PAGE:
Vanderbilt Journal of Transnational Law


Anthony D'Amato

First Page



Arthur M. Weisburd's article, "Customary International Law: The Problem of Treaties", focuses on an important problem that has been relatively overlooked: whether current doctrinal scholarship accords too much weight to treaties as constitutive of customary practice. Few issues in international law are more important than the question of where an international rule comes from and how it is proved. Professor Weisburd has addressed a significant component of this basic question. Since he regards me as the leading offender among writers who overdetermine the value of treaties, I would like to take this opportunity to respond.

As a preliminary matter, I must say that I could not be more gratified than to be accused of giving treaties more weight than they deserve as components of the state practice that generates customary international law. When I wrote my book on custom in 1971, publicists of international law generally agreed that the content of treaties was irrelevant to customary law; therefore, treaties deserved no weight at all in the assessment of custom. At that time I could hardly anticipate a day when a writer would worry about giving treaties too much weight.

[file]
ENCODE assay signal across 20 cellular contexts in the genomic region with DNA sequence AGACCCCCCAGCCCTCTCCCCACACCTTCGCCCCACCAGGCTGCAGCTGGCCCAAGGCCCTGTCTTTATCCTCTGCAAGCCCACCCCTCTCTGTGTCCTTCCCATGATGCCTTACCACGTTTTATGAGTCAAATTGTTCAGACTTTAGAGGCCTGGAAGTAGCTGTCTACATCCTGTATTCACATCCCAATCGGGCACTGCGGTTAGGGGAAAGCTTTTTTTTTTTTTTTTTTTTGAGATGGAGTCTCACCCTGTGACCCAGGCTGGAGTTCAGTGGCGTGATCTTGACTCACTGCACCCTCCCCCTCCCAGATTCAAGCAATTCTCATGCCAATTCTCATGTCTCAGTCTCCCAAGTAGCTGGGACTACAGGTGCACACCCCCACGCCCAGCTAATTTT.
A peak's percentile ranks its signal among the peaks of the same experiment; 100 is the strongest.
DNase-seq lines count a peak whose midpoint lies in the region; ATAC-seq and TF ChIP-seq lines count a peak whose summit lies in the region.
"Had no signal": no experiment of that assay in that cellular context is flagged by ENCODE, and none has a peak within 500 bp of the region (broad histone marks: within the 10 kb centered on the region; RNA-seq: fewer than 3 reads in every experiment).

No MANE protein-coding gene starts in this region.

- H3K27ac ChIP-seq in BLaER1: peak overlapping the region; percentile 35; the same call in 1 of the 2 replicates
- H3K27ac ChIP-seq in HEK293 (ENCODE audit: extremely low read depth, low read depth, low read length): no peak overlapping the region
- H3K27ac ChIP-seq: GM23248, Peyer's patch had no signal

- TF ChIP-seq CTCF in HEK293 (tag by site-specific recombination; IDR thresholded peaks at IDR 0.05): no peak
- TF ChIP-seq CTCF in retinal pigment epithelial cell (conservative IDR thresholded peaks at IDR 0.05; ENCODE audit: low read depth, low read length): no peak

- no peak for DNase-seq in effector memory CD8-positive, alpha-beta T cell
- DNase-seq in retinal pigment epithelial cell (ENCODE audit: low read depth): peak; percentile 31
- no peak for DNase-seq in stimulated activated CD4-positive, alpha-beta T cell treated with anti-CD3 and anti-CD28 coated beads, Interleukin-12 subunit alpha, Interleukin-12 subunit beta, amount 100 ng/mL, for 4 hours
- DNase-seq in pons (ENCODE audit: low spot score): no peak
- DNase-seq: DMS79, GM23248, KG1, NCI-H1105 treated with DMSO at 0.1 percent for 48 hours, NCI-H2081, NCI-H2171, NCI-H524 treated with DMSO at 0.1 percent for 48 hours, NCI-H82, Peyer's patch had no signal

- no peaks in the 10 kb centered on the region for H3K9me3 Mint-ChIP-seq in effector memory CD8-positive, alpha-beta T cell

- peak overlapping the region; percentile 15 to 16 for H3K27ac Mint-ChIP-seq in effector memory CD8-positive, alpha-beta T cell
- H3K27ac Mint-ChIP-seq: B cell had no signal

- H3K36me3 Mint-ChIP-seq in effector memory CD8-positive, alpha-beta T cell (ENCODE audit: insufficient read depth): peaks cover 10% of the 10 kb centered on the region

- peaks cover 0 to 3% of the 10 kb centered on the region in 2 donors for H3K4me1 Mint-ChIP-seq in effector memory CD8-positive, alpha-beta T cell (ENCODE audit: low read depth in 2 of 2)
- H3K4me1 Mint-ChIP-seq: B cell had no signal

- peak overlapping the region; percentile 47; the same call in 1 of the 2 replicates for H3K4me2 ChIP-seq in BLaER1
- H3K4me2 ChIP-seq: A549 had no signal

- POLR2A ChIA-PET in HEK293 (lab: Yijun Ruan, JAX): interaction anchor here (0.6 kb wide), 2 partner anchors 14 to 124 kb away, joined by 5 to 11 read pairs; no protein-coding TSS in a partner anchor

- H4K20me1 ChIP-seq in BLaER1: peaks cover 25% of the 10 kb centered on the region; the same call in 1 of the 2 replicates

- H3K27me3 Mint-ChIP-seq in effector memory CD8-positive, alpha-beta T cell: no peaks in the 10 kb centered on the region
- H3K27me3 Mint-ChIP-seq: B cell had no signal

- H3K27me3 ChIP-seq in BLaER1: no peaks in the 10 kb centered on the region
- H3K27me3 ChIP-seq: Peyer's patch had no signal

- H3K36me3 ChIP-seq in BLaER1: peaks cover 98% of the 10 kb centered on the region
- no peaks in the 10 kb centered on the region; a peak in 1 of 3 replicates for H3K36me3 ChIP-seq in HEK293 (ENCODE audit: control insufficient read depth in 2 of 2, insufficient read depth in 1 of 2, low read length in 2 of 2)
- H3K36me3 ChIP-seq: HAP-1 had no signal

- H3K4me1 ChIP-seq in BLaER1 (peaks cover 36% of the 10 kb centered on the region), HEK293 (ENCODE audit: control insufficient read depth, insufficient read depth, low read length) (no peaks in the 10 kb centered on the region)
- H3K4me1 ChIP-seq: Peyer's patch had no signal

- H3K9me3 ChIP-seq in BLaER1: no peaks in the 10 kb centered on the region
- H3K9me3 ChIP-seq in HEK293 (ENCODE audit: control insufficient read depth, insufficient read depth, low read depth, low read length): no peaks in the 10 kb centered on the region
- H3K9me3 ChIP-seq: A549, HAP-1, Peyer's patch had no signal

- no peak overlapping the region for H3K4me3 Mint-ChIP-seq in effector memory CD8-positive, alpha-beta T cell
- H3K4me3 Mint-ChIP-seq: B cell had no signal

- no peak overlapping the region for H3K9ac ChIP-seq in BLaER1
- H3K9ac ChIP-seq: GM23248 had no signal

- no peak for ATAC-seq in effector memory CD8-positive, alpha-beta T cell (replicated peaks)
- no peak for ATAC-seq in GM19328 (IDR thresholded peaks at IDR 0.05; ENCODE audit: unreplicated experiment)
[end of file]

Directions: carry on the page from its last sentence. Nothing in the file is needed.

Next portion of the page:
My great law school teacher, Professor Richard Baxter, summarized the prevailing consensus in a 1961 seminar by proposing that parties enter into treaties either to carve out for themselves a special rule that derogates from the underlying rule of customary international law, or to reaffirm the underlying rule in contractual form. In the former case, the underlying rule of customary law is unaffected, since the parties deliberately derogated from it; in the latter case, the underlying rule remains the same by definition. Hence, why look at treaties at all if the purpose is to discover the general customary rule? The treaty itself can never determine what the general rule is, Professor Baxter concluded, because it is equally likely to derogate from or to affirm the customary rule.